An article appearing in the August 1 Forest Ecology and Management journal concludes that logging in Northern Spotted Owl habitat may be the most effective course for promoting the survival of the species.
“Comparative habitat assessment for protected species in a fire-prone landscape,” by researchers at Oregon State University and Michigan State University, reports on a comparative hazard assessment for 325,000 hectares in a fire-prone area of southwest Oregon, comprising “a variety of landownerships, fire regimes, and management strategies” and created models simulating both “no action” and “active manipulation of hazardous fuels.” (As implied, the conclusions are based on modeling, not direct observation.)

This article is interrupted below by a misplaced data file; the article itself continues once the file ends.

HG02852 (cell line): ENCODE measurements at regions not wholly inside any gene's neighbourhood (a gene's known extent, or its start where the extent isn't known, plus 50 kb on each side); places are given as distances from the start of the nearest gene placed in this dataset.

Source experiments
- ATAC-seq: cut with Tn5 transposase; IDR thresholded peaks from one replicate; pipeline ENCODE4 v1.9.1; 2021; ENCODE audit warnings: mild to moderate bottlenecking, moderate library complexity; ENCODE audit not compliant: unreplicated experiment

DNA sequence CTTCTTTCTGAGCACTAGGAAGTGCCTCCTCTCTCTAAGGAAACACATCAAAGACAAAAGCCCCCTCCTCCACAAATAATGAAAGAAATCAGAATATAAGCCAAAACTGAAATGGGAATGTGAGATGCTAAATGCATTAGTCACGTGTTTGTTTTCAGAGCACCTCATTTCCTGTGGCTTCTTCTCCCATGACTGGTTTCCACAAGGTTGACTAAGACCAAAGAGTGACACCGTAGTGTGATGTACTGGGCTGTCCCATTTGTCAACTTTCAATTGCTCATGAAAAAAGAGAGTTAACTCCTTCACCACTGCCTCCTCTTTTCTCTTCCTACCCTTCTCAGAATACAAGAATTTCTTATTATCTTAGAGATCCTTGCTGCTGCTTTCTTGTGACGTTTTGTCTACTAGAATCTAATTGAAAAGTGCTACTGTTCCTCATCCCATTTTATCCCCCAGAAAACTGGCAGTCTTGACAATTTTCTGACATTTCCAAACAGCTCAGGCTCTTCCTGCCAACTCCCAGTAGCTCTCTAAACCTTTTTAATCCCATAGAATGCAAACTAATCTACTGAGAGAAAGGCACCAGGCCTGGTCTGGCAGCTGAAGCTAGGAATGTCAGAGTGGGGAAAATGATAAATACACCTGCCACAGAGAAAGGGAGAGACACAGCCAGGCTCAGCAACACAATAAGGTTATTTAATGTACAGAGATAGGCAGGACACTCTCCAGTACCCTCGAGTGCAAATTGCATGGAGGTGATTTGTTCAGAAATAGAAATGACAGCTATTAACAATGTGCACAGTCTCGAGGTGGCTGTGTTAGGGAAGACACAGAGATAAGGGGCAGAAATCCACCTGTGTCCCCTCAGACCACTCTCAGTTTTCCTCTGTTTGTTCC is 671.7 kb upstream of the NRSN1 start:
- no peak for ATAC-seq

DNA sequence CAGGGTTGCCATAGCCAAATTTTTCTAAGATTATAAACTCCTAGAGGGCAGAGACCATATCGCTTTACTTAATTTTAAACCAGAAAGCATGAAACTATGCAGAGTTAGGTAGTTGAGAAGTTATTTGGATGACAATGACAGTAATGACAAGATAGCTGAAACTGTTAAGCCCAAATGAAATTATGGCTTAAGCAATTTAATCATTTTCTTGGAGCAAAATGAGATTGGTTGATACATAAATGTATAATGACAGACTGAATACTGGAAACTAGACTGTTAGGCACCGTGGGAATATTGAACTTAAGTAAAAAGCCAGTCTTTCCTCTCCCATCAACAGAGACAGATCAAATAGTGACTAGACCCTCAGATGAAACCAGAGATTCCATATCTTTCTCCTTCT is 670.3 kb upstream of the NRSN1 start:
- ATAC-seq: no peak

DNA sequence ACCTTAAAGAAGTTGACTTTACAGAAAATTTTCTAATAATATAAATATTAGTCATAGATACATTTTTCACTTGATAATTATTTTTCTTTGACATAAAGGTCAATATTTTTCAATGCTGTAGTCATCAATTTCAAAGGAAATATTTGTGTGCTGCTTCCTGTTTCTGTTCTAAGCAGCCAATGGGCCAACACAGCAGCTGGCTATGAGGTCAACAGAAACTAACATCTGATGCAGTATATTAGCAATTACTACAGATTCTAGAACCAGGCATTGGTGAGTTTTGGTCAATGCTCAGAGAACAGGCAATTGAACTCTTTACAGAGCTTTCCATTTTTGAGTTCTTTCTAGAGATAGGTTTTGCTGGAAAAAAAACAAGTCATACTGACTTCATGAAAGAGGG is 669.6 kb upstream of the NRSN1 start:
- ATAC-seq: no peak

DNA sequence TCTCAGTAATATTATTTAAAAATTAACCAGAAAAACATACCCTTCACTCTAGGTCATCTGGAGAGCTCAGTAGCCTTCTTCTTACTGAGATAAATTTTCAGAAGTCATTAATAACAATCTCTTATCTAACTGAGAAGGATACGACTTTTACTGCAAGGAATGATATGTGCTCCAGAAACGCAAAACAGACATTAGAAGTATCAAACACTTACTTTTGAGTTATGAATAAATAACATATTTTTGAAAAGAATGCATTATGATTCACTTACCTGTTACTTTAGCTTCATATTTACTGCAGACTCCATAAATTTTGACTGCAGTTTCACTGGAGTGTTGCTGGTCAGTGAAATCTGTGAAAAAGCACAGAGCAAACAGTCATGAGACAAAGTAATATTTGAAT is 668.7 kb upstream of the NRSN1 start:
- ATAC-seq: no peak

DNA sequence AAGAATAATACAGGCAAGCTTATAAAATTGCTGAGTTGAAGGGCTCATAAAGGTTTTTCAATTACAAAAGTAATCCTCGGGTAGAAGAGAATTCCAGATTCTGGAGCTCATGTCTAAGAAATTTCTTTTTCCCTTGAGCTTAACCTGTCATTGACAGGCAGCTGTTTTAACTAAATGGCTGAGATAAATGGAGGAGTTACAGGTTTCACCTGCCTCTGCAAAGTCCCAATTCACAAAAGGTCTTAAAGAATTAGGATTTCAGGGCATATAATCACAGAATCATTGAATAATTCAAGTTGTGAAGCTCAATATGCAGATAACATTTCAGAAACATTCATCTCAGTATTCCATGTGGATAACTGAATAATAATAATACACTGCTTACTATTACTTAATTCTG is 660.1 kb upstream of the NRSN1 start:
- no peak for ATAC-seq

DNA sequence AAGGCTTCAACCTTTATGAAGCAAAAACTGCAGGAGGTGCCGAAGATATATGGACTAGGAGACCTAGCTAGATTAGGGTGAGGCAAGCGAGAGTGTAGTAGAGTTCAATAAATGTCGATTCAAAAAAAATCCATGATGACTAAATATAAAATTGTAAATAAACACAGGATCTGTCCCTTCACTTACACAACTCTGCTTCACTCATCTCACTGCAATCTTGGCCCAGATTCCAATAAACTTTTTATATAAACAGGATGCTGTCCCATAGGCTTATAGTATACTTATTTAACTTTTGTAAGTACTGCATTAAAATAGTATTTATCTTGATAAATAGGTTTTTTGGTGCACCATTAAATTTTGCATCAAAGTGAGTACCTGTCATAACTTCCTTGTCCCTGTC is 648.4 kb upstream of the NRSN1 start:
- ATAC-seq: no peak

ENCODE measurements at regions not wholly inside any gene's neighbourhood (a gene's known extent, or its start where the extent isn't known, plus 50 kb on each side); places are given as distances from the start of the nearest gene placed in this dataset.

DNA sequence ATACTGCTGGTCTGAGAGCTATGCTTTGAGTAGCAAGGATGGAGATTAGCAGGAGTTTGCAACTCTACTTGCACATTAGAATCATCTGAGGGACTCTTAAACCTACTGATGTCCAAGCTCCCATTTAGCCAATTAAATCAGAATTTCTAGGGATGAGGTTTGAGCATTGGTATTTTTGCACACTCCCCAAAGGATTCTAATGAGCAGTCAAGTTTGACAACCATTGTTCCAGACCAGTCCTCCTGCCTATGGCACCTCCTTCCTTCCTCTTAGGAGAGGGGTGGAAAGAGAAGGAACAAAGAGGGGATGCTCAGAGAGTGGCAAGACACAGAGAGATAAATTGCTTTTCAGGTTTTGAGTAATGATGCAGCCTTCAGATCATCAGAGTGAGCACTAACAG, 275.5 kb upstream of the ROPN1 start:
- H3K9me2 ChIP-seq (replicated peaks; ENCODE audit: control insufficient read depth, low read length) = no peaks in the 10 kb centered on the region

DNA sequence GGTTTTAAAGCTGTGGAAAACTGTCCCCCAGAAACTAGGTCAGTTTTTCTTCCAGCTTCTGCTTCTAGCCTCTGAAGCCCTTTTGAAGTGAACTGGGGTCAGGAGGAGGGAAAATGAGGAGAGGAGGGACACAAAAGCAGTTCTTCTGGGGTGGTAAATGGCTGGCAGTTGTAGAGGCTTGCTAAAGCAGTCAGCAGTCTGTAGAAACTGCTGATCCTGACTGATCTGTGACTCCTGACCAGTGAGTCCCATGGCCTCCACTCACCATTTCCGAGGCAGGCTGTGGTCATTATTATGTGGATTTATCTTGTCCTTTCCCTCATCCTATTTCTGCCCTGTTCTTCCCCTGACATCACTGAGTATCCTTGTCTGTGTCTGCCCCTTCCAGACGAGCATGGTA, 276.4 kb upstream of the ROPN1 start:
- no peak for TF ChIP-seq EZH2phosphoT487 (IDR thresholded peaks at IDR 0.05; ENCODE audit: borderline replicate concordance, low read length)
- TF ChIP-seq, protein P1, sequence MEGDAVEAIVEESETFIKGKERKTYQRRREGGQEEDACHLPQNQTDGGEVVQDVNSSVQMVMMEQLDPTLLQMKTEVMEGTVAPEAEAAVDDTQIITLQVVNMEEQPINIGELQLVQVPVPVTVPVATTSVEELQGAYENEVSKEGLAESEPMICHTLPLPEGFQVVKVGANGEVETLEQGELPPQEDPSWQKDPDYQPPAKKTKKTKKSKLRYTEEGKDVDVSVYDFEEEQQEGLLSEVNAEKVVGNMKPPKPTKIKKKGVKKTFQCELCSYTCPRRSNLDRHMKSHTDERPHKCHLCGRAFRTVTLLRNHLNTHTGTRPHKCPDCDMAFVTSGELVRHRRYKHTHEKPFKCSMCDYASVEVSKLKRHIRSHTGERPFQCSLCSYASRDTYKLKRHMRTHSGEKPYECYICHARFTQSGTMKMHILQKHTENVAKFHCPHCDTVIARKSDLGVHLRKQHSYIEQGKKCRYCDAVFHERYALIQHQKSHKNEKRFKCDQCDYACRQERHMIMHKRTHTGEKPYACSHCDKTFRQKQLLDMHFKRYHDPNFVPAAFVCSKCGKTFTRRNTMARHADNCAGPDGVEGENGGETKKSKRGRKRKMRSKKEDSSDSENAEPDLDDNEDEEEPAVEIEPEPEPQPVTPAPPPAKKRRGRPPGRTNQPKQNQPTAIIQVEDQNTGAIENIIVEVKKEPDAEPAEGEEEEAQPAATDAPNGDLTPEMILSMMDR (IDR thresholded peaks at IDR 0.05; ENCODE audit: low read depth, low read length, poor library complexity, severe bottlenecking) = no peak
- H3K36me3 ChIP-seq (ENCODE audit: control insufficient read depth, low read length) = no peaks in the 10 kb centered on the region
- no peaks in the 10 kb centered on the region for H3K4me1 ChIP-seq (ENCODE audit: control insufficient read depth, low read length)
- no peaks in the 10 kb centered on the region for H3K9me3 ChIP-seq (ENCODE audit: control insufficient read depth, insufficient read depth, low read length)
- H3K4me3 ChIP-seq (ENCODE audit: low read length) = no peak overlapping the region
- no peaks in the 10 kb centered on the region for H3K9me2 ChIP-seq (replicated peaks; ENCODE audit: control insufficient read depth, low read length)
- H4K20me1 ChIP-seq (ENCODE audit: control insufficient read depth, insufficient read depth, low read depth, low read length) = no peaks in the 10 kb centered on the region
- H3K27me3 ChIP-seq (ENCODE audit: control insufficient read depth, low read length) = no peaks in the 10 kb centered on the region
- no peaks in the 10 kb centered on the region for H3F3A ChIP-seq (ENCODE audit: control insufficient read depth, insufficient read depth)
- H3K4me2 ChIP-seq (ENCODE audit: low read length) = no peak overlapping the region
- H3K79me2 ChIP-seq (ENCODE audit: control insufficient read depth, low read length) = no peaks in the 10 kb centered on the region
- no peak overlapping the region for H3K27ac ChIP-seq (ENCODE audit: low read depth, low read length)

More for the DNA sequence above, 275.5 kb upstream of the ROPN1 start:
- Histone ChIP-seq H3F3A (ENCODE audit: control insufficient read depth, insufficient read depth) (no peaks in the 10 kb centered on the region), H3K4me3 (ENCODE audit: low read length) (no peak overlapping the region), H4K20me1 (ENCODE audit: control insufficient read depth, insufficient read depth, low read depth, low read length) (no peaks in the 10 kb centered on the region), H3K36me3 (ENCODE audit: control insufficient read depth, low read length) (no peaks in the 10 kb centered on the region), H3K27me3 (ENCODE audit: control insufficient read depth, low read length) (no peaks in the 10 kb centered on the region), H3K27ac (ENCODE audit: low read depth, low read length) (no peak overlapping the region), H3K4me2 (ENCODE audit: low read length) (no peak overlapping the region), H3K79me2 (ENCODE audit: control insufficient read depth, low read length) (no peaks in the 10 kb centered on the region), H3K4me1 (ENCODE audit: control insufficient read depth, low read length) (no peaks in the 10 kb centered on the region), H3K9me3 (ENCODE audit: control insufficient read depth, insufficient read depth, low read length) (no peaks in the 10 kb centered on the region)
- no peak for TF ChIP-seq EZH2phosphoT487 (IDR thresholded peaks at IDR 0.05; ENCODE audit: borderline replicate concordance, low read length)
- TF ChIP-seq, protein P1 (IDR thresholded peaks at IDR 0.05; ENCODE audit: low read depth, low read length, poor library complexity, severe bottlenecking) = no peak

From the abstract: “Early in the model simulation, young seral stages were mostly responsible for high fire hazard, and active management in young stands tended to perpetuate that hazard. Later in the simulation, older seral stages accounted for most of the high fire hazard and active management could be used to ameliorate that hazard. . . . Active management resulted in greater numbers of potential spotted owl territories in lower fire hazard conditions, particularly during later years of our simulation.”
More at this link.
In an interview with a reporter at the news site Red Orbit, co-author John Bailey of Oregon State University points out that “Given the current condition of Pacific Northwest forests, the single biggest threat facing spotted owls and other species is probably stand-replacement wildfires.” Also: “Without active management to reduce risks, we never really put fire out, we just delay it.”